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The Daily Wildcat

The Daily Wildcat


    ‘Phantom’ celebrates fortuitous history


    Wikimedia Commons

    A still of Lon Chaney in the 1925 movie release of “The Phantom of the Opera.” The Broadway production celebrates its 27th anniversary today.

    Twenty-seven years ago on Broadway, a musical opened its curtains for what would become the longest-running musical in history: “The Phantom of the Opera.”

    Many people know “The Phantom of the Opera” as a household name, if not for the musical itself, than for the 2004 film adaptation. Sir Andrew Lloyd Webber, who proposed the idea for the musical and eventually wrote its score, said in a 2006 Playbill interview on the then-upcoming Broadway production milestone that he had found the original 1910 novel by Gaston Leroux, “Le Fantôme de l’Opéra,” in a bookstore.

    “I just wanted to write a high romance,” Lloyd Webber said in the 2005 documentary, “Behind the Mask: The Story of the Phantom of the Opera.” “I hadn’t an opportunity — hadn’t found a subject before which I thought I could do that, and there [‘The Phantom of the Opera’] was.”

    Lloyd Webber added in the interview with Playbill that he based the musical on Leroux’s novel, but he had taken liberties in fitting the story to suit his purpose.

    “It never occurred to me that ‘Phantom of the Opera’ was the sort of subject that I’d want to do, because I just thought it was something that would be a bit jokey, until I read the book,” he said.

    When one hears the music of the musical, there is something ethereal in its notes. In a promotional video with original London and Broadway cast members Michael Crawford and Sarah Brightman (Phantom and Christine, respectively), the video, like the musical itself, shows the Phantom’s angelic singing voice seducing the leading lady with his song. The romantic and sexual elements have enthralled audiences across the world, evident in the 2005 documentary showing female attendees swooning over the masked figure.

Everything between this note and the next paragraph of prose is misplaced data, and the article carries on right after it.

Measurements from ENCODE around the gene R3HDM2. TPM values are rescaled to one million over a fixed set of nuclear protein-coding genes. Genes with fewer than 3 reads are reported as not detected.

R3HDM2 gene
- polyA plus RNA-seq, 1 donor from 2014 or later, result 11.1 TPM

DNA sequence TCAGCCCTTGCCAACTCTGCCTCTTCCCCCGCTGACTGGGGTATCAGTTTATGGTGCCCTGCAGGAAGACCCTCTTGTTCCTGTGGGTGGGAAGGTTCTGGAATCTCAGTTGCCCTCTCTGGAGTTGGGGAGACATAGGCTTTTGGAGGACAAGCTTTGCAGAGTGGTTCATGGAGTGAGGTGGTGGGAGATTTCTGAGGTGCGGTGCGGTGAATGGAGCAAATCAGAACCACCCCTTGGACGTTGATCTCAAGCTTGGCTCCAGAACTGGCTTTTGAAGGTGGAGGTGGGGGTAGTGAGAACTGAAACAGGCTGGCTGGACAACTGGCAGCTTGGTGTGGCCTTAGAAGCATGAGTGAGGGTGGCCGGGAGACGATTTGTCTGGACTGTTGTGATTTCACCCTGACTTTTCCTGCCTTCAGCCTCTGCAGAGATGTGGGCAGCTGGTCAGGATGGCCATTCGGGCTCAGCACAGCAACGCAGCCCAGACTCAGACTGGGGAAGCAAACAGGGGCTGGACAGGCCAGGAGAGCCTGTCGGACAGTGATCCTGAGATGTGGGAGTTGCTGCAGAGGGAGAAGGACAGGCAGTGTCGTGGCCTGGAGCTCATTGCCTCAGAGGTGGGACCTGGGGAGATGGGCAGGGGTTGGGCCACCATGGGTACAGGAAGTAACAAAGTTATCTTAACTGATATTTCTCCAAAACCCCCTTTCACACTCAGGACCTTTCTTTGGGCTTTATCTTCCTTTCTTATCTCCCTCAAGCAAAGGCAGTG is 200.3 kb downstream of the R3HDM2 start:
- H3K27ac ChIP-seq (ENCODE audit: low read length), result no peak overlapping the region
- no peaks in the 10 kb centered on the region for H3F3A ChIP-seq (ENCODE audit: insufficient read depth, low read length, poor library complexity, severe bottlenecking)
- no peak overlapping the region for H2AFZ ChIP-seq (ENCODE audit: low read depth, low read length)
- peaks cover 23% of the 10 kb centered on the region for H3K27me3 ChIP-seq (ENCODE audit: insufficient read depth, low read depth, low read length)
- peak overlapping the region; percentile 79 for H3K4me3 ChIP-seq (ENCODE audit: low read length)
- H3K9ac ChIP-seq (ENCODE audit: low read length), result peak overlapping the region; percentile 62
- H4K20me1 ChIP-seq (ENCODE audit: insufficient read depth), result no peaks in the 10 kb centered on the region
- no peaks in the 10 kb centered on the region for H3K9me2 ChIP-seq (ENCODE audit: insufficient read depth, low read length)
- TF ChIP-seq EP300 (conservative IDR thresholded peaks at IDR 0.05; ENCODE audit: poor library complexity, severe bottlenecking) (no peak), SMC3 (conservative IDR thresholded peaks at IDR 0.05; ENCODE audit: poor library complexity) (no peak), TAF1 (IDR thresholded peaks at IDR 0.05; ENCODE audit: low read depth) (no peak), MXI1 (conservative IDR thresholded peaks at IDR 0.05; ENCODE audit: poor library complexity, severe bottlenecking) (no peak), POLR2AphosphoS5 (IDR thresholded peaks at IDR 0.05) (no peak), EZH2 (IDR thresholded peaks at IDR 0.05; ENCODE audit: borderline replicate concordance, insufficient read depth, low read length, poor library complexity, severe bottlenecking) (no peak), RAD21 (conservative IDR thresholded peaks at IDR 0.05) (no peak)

“Everyone sort of points out the romance or the unrequited love, and that initially drew me in when I was younger, because I didn’t quite really see how dynamics were really working,” said Erin Walker, a UA senior studying sociology, music theory, history and criticism, who has seen the musical three times over the years. “And [I] thought that unrequited love was the saddest thing ever, but truth be told, it’s not that much of a love story between Christine and the Phantom.”

    Walker added that despite its romantic content, the Phantom and Christine’s relationship is dysfunctional, as the Phantom brings forth several unhealthy traits spawning from his tortured past.
    Jerrold Hogle, a UA English professor, said that the 1943 film version includes a twist that was taken out of Lloyd Webber’s version. The twist revealed that the Phantom — spoiler alert — was Christine’s father. As mentioned, it was taken out because the crazed adoration would imply incest.

    “It’s so interesting that Susan Kay sticks about two-thirds of her book strictly to the original novel and fill in the details that the original doesn’t give you and then just takes off,” Hogle said. “I expressed my theory as to why she does that because she wants to satisfy the demand for Christine and the Phantom to love each other.”

    But to have this ending is a departure of character for the two leading roles.

    “But there is still that [interest,]” Walker said. “I also really just enjoy the music itself. I think it [has] beautiful melodies.”

    Whether or not it’s the romance or the music that impress upon your mind, it’s clear “The Phantom of the Opera” will remain at the fore.


    Follow Ivana Goldtooth on Twitter.

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